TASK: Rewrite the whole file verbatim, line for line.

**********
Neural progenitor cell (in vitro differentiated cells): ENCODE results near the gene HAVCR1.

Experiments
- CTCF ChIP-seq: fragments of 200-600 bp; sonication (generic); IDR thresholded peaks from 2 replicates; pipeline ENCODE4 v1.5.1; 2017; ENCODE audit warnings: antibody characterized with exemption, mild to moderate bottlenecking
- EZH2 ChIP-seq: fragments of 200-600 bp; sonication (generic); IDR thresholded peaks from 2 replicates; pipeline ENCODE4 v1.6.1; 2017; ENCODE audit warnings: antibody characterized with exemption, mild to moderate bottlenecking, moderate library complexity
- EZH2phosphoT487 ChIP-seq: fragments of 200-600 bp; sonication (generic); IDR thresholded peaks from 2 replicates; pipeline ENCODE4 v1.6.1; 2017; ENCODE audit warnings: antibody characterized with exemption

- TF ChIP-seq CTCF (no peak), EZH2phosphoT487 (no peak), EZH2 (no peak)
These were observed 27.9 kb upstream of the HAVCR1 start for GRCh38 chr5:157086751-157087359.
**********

Neural progenitor cell (in vitro differentiated cells): ENCODE results near the gene HAVCR1.

Experiments
- CTCF ChIP-seq: fragments of 200-600 bp; sonication (generic); IDR thresholded peaks from 2 replicates; pipeline ENCODE4 v1.5.1; 2017; ENCODE audit warnings: antibody characterized with exemption, mild to moderate bottlenecking
- EZH2 ChIP-seq: fragments of 200-600 bp; sonication (generic); IDR thresholded peaks from 2 replicates; pipeline ENCODE4 v1.6.1; 2017; ENCODE audit warnings: antibody characterized with exemption, mild to moderate bottlenecking, moderate library complexity
- EZH2phosphoT487 ChIP-seq: fragments of 200-600 bp; sonication (generic); IDR thresholded peaks from 2 replicates; pipeline ENCODE4 v1.6.1; 2017; ENCODE audit warnings: antibody characterized with exemption

- TF ChIP-seq CTCF (no peak), EZH2phosphoT487 (no peak), EZH2 (no peak)
These were observed 27.9 kb upstream of the HAVCR1 start for GRCh38 chr5:157086751-157087359.